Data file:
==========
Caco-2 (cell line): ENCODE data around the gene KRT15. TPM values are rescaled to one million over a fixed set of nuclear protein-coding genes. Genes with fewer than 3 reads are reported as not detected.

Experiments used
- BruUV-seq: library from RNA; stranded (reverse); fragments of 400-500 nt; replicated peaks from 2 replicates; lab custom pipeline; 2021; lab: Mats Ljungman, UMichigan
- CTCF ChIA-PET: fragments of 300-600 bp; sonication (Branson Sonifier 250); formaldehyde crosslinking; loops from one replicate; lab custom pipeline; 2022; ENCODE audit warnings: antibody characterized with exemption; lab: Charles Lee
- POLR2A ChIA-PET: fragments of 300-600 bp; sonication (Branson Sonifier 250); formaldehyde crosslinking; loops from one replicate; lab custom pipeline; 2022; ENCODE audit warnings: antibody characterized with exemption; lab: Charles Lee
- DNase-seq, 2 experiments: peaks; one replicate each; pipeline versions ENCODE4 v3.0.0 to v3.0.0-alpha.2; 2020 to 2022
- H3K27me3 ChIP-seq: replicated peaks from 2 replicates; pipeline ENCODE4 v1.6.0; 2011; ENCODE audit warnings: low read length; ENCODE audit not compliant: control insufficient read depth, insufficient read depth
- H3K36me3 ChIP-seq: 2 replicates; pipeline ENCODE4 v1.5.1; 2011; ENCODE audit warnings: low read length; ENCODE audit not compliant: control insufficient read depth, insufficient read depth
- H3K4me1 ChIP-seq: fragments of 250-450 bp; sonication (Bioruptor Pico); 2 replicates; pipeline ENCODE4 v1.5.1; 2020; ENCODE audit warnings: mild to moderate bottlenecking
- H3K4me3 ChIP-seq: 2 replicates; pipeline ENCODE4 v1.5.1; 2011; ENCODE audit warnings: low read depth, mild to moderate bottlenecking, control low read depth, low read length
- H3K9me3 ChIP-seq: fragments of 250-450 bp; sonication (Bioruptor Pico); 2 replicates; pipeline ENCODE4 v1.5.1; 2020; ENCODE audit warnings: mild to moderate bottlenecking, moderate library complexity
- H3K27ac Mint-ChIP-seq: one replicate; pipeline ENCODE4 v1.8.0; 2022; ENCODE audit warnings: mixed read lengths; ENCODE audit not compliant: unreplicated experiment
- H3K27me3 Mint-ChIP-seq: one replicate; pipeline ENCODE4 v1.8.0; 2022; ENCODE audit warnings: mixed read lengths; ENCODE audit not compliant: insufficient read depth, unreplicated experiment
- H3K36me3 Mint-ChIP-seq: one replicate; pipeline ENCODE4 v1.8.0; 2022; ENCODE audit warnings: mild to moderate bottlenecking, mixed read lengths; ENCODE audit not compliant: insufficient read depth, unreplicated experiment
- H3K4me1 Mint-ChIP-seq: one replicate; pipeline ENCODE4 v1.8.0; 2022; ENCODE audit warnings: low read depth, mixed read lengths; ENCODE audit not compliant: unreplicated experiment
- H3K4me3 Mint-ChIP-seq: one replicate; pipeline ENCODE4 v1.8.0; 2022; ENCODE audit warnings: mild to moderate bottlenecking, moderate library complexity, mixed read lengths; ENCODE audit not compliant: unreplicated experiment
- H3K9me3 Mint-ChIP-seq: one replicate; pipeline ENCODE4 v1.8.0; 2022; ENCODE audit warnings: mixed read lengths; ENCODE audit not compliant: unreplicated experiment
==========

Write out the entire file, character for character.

Caco-2 (cell line): ENCODE data around the gene KRT15. TPM values are rescaled to one million over a fixed set of nuclear protein-coding genes. Genes with fewer than 3 reads are reported as not detected.

Experiments used
- BruUV-seq: library from RNA; stranded (reverse); fragments of 400-500 nt; replicated peaks from 2 replicates; lab custom pipeline; 2021; lab: Mats Ljungman, UMichigan
- CTCF ChIA-PET: fragments of 300-600 bp; sonication (Branson Sonifier 250); formaldehyde crosslinking; loops from one replicate; lab custom pipeline; 2022; ENCODE audit warnings: antibody characterized with exemption; lab: Charles Lee
- POLR2A ChIA-PET: fragments of 300-600 bp; sonication (Branson Sonifier 250); formaldehyde crosslinking; loops from one replicate; lab custom pipeline; 2022; ENCODE audit warnings: antibody characterized with exemption; lab: Charles Lee
- DNase-seq, 2 experiments: peaks; one replicate each; pipeline versions ENCODE4 v3.0.0 to v3.0.0-alpha.2; 2020 to 2022
- H3K27me3 ChIP-seq: replicated peaks from 2 replicates; pipeline ENCODE4 v1.6.0; 2011; ENCODE audit warnings: low read length; ENCODE audit not compliant: control insufficient read depth, insufficient read depth
- H3K36me3 ChIP-seq: 2 replicates; pipeline ENCODE4 v1.5.1; 2011; ENCODE audit warnings: low read length; ENCODE audit not compliant: control insufficient read depth, insufficient read depth
- H3K4me1 ChIP-seq: fragments of 250-450 bp; sonication (Bioruptor Pico); 2 replicates; pipeline ENCODE4 v1.5.1; 2020; ENCODE audit warnings: mild to moderate bottlenecking
- H3K4me3 ChIP-seq: 2 replicates; pipeline ENCODE4 v1.5.1; 2011; ENCODE audit warnings: low read depth, mild to moderate bottlenecking, control low read depth, low read length
- H3K9me3 ChIP-seq: fragments of 250-450 bp; sonication (Bioruptor Pico); 2 replicates; pipeline ENCODE4 v1.5.1; 2020; ENCODE audit warnings: mild to moderate bottlenecking, moderate library complexity
- H3K27ac Mint-ChIP-seq: one replicate; pipeline ENCODE4 v1.8.0; 2022; ENCODE audit warnings: mixed read lengths; ENCODE audit not compliant: unreplicated experiment
- H3K27me3 Mint-ChIP-seq: one replicate; pipeline ENCODE4 v1.8.0; 2022; ENCODE audit warnings: mixed read lengths; ENCODE audit not compliant: insufficient read depth, unreplicated experiment
- H3K36me3 Mint-ChIP-seq: one replicate; pipeline ENCODE4 v1.8.0; 2022; ENCODE audit warnings: mild to moderate bottlenecking, mixed read lengths; ENCODE audit not compliant: insufficient read depth, unreplicated experiment
- H3K4me1 Mint-ChIP-seq: one replicate; pipeline ENCODE4 v1.8.0; 2022; ENCODE audit warnings: low read depth, mixed read lengths; ENCODE audit not compliant: unreplicated experiment
- H3K4me3 Mint-ChIP-seq: one replicate; pipeline ENCODE4 v1.8.0; 2022; ENCODE audit warnings: mild to moderate bottlenecking, moderate library complexity, mixed read lengths; ENCODE audit not compliant: unreplicated experiment
- H3K9me3 Mint-ChIP-seq: one replicate; pipeline ENCODE4 v1.8.0; 2022; ENCODE audit warnings: mixed read lengths; ENCODE audit not compliant: unreplicated experiment